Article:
Despite all the lifehacks to ensure you make it to the gym regardless of excuses, sometimes you wake up on a Saturday and realize amidst the craziness of work and life, you haven’t hit the gym since last weekend.
We’re not here to guilt you—sh*t (and life) happens. But we are here to make sure your muscle-building gets back on track ASAP. “If you haven’t hit the gym for a few days or longer, performing a full-body strength training routine is the single most effective method for getting your body back into the swing of things,” says strength and performance specialist Joel Seedman, Ph.D., owner of Advanced Human Performance in Atlanta.
Besides targeting all the muscles that you’ve been unable to stimulate during your mini-layoff, Seedman adds that full body workouts do more in terms of burning calories and increasing your metabolism than any other type of workout—critical if you been doing nothing but sitting in meetings and then coming home and sitting on the couch.
And you don’t have to slave at the gym all day to reset your system. “In addition to a boosted metabolism, the goal is to target the most muscle mass in as few exercises as possible while also increasing testosterone production, which is vital if you’ve been unable to get to the gym,” he explains.
Here’s how his routine works: There are eight moves, grouped into four supersets. After warming up, perform the first superset circuit three times through with 60 to 75 seconds of rest between the two moves. After three rounds, rest 90 seconds, then hit the next superset three times, and so on. The order is important for building upon muscle activation and burning out certain muscle groups, so don’t switch things around.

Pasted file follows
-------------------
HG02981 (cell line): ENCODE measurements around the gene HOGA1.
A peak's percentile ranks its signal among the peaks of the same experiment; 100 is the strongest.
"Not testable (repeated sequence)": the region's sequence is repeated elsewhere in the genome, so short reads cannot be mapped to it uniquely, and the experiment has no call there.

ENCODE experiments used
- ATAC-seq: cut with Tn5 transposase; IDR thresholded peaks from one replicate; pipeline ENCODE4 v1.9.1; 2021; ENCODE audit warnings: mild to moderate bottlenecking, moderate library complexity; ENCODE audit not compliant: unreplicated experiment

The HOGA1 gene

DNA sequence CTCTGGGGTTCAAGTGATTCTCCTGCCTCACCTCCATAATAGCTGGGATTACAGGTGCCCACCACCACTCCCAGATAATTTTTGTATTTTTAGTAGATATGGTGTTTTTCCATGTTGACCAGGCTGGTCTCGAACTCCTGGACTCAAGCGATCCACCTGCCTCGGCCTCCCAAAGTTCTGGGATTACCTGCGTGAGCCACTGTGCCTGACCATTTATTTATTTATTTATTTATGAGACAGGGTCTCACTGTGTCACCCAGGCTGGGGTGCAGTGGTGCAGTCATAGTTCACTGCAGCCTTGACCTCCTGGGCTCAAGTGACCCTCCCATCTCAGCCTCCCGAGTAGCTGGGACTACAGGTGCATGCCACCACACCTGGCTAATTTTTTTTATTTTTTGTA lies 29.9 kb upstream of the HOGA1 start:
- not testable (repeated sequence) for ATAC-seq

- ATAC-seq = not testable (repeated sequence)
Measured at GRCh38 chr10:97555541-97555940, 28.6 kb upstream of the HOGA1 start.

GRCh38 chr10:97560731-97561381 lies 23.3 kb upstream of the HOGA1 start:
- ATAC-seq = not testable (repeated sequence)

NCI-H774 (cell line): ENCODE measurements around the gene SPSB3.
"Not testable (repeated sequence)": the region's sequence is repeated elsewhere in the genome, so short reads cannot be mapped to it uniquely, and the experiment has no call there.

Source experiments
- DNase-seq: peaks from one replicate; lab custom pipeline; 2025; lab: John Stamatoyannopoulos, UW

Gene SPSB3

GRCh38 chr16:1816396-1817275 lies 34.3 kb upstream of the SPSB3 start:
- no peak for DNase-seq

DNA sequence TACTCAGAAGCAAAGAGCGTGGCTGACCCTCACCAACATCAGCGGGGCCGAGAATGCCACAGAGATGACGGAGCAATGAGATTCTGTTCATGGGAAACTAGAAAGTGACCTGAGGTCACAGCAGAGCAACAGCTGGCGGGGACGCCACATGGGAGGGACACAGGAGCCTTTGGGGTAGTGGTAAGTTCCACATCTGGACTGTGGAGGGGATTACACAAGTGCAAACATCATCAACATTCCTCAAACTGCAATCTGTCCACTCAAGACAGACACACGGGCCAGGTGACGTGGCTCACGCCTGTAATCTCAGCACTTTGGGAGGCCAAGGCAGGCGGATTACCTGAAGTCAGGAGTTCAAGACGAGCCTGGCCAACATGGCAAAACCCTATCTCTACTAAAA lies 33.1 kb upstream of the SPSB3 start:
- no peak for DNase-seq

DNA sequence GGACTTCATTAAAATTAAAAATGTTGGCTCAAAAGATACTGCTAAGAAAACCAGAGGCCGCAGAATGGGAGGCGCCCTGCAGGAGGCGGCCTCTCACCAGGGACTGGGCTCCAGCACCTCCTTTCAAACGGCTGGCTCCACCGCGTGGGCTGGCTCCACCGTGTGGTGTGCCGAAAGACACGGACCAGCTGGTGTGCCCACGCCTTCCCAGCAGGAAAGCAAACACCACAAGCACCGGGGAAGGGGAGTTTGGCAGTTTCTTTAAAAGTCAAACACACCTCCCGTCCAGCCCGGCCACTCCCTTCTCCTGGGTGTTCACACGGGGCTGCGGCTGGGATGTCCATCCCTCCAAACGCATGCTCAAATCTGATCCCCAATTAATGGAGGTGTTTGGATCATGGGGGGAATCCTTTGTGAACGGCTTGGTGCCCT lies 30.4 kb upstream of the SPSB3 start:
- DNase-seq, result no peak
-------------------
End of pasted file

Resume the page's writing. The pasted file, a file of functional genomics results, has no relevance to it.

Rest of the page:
“If you’ve been unable to hit the gym for a week or longer, chances are your nervous system is probably firing a bit lethargically,” Seedman says. Besides making you feel tired and unmotivated, your body will be less efficient at recruiting all the available muscle fibers. Recharge it by starting your routine with explosive movements—they’ll re-innervate your body and begin waking up fast twitch fibers that you’ll most definitely need to recruit throughout the remainder of the workout.
How to: Stand next to a box (or bench) with both feet firmly grounded. Bend knees and, with as much height, power, and force as possible, jump over using your arms to accelerate your body and your hips. Perform 6 reps. Once this becomes too easy try performing it on one leg, cutting your reps down to 3 per set.